For comparison, a direct finite element MCS with 2000 samples is used to estimate the system failure probability of the Zhenggang with the three sliding surfaces. This means that the FEM of the sliding surface stress analyses are conducted with 2000 simulations. The calculation result of the three sliding surfaces are respectively 2.20%, 5.60% and 16.70%, which is in good agreement with that (i.e., 2.15%, 5.65% and 16.95%) calculated from the LSSVM-based MRSM. The good agreement signifies the promising performance of LSSVM-based MRSM as metamodel of the FEM models.

#### 4.2.1 Nonlinear characteristics of multiple response surfaces

To study the nonlinear characteristics of multiple response surfaces of the Zhenggang landslide, four different training sample sizes, 100, 200, 300 and 400, are used to construct the multiple response surfaces with the three sliding surfaces in this paper. Figures 8–11 show the safety factors of three sliding surfaces with different training sample sizes. Each subplot contains different number of scatter points that correspond to the training samples. Label of *X*-axis, *Y*-axis and *Z*-axis represents respectively the *c*_{d} and *c*_{s} of sliding zone, and the size of scatters is *Fs* < 1) of each failure sliding surface increase obviously as the increase of training sample size. There are the most failure points and the largest failure zone in the third sliding surface, indicating that the third stage is most likely to destabilize, which is consistent with the evaluation of landslide safety factor. What’s more, the shape of response surfaces (red surfaces) with safety factor of 1 is complex and changeable under the condition of multi-dimensional parameters. It is obvious that the traditional polynomial-based RSMs are difficult to fit the red response surfaces with highly nonlinear characteristics. Therefore, the LSSVM model with excellent nonlinear fitting ability is used to build the MRSM of Zhenggang landslide in this paper.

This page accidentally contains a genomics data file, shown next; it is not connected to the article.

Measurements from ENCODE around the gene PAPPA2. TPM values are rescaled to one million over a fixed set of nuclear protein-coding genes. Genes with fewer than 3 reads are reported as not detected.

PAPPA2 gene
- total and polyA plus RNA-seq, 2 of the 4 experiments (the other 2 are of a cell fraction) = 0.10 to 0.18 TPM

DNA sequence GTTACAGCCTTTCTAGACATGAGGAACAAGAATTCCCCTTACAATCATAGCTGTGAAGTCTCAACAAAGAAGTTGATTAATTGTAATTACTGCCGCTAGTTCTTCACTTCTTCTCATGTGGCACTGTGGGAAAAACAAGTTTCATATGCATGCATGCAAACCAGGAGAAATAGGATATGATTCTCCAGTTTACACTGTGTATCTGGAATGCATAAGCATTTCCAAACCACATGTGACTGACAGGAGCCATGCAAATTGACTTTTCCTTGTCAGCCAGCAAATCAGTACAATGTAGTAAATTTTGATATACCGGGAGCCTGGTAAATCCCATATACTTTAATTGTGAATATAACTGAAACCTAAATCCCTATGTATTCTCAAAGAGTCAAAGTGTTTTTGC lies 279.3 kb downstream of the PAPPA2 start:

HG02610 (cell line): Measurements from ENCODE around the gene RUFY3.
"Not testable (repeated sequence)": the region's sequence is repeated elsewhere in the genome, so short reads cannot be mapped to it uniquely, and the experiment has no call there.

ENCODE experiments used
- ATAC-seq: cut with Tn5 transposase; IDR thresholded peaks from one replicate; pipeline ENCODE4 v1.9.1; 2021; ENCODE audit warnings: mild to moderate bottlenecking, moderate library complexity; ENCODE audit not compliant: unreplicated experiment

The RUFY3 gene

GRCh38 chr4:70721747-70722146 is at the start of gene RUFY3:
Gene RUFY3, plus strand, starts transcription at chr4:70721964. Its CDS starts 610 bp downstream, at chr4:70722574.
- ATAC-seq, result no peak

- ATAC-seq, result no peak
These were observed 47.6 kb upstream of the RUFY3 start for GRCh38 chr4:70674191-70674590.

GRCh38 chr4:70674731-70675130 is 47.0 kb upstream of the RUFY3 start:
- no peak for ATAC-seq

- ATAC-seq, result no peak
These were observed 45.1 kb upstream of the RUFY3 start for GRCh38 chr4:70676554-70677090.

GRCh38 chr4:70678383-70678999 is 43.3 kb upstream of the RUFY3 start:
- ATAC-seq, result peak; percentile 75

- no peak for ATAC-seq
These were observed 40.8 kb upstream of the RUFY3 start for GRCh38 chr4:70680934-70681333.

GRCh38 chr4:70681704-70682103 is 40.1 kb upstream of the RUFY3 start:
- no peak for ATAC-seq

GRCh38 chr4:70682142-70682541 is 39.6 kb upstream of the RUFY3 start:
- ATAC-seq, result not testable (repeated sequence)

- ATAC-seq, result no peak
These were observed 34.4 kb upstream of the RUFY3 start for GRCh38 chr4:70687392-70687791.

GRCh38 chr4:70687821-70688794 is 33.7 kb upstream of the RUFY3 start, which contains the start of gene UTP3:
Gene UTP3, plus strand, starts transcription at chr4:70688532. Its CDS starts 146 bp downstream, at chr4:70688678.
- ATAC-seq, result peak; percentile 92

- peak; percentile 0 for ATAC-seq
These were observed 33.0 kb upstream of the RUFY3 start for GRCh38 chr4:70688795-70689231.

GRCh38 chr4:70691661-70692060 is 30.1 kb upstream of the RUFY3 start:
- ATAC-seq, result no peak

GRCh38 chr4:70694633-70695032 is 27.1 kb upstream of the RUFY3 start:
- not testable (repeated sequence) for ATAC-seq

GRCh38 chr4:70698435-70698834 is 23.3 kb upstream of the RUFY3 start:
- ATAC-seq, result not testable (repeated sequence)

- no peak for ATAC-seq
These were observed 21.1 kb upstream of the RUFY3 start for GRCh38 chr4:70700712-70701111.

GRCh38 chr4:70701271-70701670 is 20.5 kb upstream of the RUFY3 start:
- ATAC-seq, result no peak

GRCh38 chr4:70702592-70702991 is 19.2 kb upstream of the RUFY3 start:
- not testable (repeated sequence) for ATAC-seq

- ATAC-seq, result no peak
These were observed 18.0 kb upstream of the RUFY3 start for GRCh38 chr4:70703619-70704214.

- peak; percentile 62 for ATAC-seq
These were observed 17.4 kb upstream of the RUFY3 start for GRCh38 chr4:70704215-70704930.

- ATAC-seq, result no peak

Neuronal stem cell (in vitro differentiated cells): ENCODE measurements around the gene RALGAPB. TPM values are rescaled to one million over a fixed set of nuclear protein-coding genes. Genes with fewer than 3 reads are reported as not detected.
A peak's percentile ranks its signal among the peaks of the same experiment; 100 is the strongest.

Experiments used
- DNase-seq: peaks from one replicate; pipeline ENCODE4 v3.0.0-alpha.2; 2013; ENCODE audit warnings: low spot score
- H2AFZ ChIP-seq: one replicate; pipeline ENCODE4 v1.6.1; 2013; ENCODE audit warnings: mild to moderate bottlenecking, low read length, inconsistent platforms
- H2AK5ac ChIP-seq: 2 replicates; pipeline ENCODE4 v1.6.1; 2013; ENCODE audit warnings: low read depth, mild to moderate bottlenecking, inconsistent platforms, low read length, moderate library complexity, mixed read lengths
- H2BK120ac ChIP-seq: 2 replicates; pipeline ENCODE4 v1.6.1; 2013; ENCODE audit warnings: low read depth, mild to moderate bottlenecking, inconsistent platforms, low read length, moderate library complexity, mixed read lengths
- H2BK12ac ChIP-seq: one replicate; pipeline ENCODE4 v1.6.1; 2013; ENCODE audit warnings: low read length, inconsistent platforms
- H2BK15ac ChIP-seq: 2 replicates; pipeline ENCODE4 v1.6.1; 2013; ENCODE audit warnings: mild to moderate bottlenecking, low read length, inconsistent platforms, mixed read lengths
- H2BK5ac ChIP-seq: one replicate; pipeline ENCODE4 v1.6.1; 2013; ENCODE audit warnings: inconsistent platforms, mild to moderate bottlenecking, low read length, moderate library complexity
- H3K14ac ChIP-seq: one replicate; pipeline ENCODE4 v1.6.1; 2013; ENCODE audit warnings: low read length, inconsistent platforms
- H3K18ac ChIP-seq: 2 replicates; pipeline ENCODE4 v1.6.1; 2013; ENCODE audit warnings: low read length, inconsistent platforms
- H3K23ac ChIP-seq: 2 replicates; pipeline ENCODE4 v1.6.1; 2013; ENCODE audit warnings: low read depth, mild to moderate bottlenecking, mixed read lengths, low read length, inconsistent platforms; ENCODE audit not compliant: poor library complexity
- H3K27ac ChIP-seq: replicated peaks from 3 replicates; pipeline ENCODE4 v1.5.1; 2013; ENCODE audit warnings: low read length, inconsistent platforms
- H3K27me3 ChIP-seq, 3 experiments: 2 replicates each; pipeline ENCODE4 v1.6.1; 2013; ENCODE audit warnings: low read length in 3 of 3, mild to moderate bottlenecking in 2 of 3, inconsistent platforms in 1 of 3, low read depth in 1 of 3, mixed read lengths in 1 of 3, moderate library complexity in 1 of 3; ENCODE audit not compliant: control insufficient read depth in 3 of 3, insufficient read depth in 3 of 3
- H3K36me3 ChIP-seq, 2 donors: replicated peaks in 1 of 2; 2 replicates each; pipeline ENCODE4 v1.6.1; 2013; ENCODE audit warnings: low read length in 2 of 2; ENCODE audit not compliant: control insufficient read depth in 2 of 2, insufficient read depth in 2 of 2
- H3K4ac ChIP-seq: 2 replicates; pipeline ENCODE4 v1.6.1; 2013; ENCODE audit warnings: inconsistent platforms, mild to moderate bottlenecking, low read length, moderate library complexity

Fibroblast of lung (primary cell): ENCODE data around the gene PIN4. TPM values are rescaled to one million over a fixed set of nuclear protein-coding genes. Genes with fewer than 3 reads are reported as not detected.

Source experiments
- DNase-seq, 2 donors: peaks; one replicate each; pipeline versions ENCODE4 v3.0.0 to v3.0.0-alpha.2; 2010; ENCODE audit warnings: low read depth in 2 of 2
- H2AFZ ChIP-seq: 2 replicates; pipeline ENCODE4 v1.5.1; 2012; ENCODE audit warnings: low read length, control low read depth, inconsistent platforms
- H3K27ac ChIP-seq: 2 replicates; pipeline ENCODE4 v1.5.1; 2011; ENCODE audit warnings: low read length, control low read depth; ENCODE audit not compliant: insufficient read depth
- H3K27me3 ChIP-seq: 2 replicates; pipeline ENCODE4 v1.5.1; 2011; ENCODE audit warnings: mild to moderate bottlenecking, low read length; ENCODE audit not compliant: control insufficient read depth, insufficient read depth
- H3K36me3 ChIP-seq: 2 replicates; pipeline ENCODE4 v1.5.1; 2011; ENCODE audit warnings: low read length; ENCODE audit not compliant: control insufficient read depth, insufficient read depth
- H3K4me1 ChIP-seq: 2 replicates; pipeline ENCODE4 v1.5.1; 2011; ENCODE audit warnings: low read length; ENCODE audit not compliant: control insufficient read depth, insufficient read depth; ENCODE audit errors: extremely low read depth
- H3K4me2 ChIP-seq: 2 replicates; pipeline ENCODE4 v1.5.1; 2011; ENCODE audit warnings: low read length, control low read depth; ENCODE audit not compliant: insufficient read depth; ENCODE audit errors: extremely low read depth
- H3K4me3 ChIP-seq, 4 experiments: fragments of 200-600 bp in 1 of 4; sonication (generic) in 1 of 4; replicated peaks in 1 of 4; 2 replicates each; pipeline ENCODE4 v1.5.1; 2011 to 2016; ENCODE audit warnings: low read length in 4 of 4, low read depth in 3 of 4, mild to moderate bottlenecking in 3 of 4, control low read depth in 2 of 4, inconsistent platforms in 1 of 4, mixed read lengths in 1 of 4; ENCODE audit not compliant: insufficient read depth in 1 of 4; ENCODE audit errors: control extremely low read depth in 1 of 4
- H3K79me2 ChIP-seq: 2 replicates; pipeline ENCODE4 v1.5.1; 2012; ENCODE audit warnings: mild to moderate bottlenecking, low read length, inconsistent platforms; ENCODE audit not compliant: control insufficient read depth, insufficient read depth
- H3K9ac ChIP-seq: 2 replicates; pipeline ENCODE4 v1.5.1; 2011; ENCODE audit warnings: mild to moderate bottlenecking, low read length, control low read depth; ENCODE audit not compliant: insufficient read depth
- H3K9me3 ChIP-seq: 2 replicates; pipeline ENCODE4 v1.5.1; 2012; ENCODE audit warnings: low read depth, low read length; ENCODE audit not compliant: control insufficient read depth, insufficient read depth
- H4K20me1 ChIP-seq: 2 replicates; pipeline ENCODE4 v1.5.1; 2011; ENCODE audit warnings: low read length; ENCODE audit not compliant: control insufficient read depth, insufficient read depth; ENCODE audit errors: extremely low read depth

**FIGURE 8**. Safety factors of three sliding surfaces with 100 training samples. **(A)** 1st sliding surface **(B)** 2nd sliding surface **(C)** 3rd sliding surface.

**FIGURE 9**. Safety factors of three sliding surfaces with 200 training samples. **(A)** 1st sliding surface **(B)** 2nd sliding surface **(C)** 3rd sliding surface.p

**FIGURE 10**. Safety factors of three sliding surfaces with 300 training samples. **(A)** 1st sliding surface **(B)** 2nd sliding surface **(C)** 3rd sliding surface.

**FIGURE 11**. Safety factors of three sliding surfaces with 400 training samples. **(A)** 1st sliding surface **(B)** 2nd sliding surface **(C)** 3rd sliding surface.

#### 4.2.2 Performance of least-squares support vector machine-based multiple response-surface method

Figure 12 shows the predicted safety factors of LSSVM are compared with the FEM of the sliding surface stress analysis calculated values under the four different training samples (100, 200, 300 and 400). The 2000 safety factors results from the direct finite element MCS are taken as the “exact” solutions to examine the accuracy of the trained LSSVM with the four training sample sizes. The calculation results show the training sample size directly affects the prediction performance of the proposed method. As expected, more training samples means that the GA optimized LSSVM model can learn more nonlinear features to describe the mapping relationships between the safety factor and random variables, resulting in decrease RMSE values. Moreover, the RMSE values are all smaller than 0.04, which indicates the safety factors predicted by LSSVM agree reasonably well with the FEM calculated values in all three subplots. However, a bias in the trends is also easily observed when the safety factor is greater than 1.15 or less than 0.97. The convergence of the bias is generally attained within 300 training samples, which implies that 400 training samples performed for this study are sufficient.